Suicide prevention: New resource from OSHA
Washington — In an effort to prevent suicides, OSHA has published a new resource that features tips on how to identify and respond to warning signs.
“Suicide is a leading cause of death among working-age adults in the United States,” the agency says. “It deeply impacts workers, families and communities.”
OSHA’s tips for helping to prevent suicide:
Everyone can help prevent suicide: “Mental health and suicide can be difficult to talk about – especially with work colleagues – but your actions can make a difference. When you work closely with others, you may sense when something is wrong.”
Know the warning signs: “There is no single cause for suicide, but there are warning signs. Changes in behavior, mood or even what they say may signal someone is at risk. Take these signs seriously. It could save a life.”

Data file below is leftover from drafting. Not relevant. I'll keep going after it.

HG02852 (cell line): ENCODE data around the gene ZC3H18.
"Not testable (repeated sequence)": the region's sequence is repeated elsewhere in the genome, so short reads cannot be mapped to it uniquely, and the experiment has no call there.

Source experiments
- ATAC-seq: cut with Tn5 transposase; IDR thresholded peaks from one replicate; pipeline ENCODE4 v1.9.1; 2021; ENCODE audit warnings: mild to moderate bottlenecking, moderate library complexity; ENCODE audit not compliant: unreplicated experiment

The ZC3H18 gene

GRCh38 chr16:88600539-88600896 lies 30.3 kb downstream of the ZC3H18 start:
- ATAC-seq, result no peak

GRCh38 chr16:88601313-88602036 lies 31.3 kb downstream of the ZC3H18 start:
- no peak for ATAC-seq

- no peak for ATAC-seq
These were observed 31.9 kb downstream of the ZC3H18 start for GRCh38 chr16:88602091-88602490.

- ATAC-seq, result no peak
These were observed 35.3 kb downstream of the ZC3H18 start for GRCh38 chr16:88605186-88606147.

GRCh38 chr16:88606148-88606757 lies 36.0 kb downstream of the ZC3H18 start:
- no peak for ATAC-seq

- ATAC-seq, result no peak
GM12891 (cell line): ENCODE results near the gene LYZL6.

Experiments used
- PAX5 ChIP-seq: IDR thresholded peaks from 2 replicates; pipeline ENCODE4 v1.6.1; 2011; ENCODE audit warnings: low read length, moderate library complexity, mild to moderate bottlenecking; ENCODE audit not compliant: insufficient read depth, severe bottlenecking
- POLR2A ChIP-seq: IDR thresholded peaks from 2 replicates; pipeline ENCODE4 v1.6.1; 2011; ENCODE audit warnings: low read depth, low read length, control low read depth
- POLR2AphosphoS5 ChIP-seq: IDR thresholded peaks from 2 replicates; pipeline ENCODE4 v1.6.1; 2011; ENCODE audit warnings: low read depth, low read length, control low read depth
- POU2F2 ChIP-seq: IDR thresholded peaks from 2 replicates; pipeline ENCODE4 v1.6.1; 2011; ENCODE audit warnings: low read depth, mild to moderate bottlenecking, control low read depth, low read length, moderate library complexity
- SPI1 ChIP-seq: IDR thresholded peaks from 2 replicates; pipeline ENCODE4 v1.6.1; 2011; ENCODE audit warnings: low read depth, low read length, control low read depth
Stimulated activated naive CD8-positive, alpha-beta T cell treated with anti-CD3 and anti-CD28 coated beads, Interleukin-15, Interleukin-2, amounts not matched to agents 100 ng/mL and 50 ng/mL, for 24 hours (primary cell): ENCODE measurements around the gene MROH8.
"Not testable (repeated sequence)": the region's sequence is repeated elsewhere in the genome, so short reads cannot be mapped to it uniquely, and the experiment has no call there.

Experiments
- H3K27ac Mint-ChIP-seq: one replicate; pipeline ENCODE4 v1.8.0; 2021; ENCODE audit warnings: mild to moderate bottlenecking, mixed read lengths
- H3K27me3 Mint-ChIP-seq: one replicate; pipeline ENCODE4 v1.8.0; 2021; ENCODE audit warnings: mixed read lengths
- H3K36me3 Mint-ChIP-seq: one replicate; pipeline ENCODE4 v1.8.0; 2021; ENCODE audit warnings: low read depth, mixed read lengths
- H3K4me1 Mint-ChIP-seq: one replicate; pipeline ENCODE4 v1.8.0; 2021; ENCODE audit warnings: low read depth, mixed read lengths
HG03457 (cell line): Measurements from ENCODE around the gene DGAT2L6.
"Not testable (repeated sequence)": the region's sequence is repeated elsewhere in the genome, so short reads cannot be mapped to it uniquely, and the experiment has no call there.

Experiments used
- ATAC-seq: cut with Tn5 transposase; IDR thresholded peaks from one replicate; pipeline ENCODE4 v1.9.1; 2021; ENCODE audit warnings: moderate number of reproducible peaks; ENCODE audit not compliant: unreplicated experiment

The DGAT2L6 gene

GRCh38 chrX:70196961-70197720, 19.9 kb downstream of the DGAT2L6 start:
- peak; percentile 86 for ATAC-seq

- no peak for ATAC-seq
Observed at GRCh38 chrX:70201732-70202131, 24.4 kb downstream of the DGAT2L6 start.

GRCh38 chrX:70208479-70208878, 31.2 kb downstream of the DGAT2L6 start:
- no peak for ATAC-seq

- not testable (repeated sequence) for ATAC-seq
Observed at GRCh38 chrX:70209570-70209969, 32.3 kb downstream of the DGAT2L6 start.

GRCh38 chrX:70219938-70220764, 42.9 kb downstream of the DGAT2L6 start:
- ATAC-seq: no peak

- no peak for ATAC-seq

Ask “Are you OK?”: “If you’re concerned about a co-worker, talk with them privately and listen without judgment. Encourage them to reach out to your employee assistance program, the human resources department or a mental health professional.”
If someone is in crisis, stay with them and get help: “If you believe a co-worker is at immediate risk of suicide, stay with them until you can get further help. Contact emergency services or the National Suicide Prevention Lifeline” at (800) 273-TALK (8255).
OSHA highlights the American Foundation for Suicide Prevention as an additional resource for information on risk factors, warning signs and what you can do to help prevent suicide.